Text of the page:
Image caption A picture of Prime Minister Boris Johnson holding his head as he wears a bright blue face mask takes up much of the Guardian’s front page. Like many of the newspapers, it leads on news that shoppers in England will be required to wear a facial covering or face a fine.
Image caption The Daily Star takes a stronger stance on face masks announcing “It’s about bleedin’ time!” and mocking up an image of the prime minister as a clown (called Bozo) because the paper says that “we have had months of clowning around”.
Image caption “Face it! You HAVE to put on a mask” is the headline for the Metro. Retail staff will not be responsible for enforcing the rule, the paper says.
Image caption The Daily Mail says that the announcement on face masks “may anger those who find them uncomfortable or dislike the idea of state compulsion”. It also finds a “libertarian Tory MP” who, it says, has vowed to stop shopping rather than join the ranks of mask wearers.
Image caption The Daily Telegraph leads on the masks announcement but its front page also carries a story about the prime minister agreeing to demands to ban Chinese firm Huawei from the 5G network. Cartoonist Matt deftly combines the two stories, depicting a man who says he has bought a tiny mask for his phone to prevent the spread of Huawei.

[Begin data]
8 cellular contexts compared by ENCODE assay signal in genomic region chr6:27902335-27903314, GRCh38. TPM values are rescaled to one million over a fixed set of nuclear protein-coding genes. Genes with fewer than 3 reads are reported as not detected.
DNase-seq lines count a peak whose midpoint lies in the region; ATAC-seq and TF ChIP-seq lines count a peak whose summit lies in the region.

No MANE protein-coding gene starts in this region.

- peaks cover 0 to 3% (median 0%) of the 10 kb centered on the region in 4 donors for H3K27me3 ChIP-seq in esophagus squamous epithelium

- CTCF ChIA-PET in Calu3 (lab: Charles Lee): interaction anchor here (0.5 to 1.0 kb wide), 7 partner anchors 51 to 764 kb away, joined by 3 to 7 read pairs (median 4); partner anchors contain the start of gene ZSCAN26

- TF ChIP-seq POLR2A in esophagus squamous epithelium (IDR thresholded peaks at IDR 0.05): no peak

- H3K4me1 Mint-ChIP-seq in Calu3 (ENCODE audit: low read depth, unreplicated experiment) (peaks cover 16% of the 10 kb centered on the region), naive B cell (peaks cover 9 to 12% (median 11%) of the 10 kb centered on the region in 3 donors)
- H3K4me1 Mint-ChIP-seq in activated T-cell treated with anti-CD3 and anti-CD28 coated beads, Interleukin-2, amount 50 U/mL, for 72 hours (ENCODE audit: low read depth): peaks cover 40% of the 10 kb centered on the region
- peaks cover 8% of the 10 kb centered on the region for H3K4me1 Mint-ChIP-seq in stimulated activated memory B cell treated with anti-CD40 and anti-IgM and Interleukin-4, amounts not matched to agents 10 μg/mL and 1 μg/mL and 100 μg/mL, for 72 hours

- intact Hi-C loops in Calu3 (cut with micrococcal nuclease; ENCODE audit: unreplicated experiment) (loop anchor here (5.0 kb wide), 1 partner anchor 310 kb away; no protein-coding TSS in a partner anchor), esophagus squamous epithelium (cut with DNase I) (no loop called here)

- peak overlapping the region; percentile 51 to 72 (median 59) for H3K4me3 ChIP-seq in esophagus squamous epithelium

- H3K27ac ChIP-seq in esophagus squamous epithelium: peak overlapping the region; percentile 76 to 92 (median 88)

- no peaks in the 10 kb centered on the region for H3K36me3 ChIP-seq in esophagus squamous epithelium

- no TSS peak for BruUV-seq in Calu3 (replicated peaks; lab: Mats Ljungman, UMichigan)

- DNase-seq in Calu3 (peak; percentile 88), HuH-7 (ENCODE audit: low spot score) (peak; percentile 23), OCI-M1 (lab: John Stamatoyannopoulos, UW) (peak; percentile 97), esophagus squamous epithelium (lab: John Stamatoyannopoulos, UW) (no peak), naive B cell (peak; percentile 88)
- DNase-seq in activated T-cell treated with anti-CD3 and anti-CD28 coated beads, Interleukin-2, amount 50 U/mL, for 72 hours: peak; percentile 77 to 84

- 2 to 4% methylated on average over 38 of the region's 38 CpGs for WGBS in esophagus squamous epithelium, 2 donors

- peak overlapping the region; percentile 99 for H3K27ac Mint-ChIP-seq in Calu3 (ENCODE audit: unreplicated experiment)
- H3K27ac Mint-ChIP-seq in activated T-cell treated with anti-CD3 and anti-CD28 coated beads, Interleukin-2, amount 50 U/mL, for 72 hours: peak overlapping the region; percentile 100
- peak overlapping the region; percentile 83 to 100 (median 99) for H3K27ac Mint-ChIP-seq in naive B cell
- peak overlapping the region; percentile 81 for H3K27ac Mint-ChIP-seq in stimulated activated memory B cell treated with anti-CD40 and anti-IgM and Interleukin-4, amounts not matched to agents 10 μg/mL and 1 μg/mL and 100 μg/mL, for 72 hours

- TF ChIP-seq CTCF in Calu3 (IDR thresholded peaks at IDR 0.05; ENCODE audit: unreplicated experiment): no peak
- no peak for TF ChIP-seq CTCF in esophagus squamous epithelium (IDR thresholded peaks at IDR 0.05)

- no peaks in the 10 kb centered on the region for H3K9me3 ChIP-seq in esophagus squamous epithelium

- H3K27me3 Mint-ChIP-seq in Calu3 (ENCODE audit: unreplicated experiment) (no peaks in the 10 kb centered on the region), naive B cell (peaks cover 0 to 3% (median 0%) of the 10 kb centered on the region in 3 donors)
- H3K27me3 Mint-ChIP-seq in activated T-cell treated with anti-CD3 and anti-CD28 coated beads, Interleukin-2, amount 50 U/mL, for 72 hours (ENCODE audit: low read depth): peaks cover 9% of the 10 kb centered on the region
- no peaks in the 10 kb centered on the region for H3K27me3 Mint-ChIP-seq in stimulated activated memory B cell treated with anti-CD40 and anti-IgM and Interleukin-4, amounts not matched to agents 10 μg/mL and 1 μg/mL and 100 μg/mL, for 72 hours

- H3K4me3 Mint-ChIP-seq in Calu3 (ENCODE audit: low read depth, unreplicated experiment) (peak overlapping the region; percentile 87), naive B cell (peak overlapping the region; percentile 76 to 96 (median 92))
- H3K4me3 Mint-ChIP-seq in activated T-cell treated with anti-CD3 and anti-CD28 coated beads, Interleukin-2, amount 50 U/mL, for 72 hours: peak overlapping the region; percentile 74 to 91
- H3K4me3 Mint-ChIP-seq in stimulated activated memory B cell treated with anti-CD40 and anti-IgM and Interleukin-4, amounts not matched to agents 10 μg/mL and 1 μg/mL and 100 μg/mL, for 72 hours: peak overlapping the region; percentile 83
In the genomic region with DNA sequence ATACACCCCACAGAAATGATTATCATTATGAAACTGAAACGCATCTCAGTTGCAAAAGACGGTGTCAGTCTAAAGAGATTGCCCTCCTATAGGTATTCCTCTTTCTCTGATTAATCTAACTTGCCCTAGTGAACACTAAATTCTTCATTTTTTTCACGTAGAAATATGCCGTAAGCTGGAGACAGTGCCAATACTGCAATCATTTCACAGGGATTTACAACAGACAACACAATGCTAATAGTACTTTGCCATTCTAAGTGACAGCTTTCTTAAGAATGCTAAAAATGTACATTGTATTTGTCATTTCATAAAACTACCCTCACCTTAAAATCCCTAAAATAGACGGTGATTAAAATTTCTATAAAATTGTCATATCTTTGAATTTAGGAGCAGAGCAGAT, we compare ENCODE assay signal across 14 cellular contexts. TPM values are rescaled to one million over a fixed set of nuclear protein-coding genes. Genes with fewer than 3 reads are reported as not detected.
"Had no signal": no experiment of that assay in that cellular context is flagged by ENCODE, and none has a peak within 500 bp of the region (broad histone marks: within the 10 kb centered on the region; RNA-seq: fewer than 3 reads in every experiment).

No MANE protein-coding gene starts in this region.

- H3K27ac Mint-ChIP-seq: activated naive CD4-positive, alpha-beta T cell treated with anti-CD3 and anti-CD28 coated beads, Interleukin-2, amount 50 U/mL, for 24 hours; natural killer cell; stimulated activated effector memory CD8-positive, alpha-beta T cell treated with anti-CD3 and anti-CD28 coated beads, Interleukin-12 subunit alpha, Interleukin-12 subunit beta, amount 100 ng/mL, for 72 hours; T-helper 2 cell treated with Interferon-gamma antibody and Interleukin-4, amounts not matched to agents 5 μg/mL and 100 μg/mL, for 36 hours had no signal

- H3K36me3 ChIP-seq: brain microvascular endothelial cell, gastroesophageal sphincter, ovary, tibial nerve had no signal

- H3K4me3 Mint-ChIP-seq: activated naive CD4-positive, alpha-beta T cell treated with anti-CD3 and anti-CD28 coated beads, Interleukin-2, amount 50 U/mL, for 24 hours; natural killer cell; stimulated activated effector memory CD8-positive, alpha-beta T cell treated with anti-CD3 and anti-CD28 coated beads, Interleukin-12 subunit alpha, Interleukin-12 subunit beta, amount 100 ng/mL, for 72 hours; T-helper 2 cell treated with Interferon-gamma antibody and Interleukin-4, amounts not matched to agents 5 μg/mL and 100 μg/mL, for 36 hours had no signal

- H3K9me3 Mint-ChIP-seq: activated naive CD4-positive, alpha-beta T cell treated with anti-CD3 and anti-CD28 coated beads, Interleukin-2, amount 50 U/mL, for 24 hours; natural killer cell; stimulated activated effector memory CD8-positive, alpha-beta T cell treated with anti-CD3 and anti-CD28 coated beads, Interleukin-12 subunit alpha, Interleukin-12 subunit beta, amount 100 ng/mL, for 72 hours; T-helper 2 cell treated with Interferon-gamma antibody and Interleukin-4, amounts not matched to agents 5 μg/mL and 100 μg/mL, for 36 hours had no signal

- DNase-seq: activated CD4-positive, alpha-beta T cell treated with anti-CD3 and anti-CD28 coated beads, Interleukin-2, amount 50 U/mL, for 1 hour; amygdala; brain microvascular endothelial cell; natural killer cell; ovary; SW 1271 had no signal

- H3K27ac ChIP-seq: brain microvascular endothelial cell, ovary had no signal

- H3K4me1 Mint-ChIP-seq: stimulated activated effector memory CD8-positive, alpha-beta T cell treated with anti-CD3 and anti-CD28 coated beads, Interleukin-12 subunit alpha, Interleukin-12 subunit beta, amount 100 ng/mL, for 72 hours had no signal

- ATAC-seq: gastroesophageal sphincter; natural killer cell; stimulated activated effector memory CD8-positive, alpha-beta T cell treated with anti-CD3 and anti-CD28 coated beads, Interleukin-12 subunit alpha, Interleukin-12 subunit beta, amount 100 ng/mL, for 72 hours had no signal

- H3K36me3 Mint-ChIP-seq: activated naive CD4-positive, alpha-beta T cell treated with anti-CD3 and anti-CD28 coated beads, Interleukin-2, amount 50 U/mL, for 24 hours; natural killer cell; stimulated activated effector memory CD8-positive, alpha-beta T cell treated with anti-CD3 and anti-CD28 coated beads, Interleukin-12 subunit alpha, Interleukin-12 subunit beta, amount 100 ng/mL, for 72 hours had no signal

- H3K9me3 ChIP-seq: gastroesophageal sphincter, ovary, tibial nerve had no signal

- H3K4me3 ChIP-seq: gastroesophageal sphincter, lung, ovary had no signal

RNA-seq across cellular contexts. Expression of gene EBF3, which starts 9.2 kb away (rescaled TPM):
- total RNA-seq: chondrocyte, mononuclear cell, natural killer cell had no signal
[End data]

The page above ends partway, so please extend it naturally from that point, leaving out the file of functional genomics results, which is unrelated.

Image caption To really get the message across to readers, the Daily Express underlines the word “will” in its headline “You will have to wear masks in shops”. The paper also carries a story about a gin going on sale with botanicals taken from the Queen’s garden at Buckingham Palace.
Image caption Two deaths in US showbiz families are highlighted on the front page of the Daily Mirror. John Travolta speaks of his “heavy heart” at his wife’s loss. And the paper says the death at 27 of Elvis Presley’s only grandson. Benjamin Keough. is part of the “Curse of Elvis”.
Image caption The Times leads on the story that Britain is set to send one of its new aircraft carriers to the Far East to “confront China”. The £3.1bn HMS Queen Elizabeth is expected to carry out exercises with allies in the region including the US and Japan.
Image caption Brexit is the focus for the Financial Times, which warns that businesses face a £7bn-a-year red tape bill over Michael Gove’s border plan. The paper says “post-Brexit bureaucracy” will mean companies trading in Europe will have to fill out an extra 215m customs declarations each year. The front age also features a picture of Polish president Andrzej Duda who won a second term in a closely fought contest.

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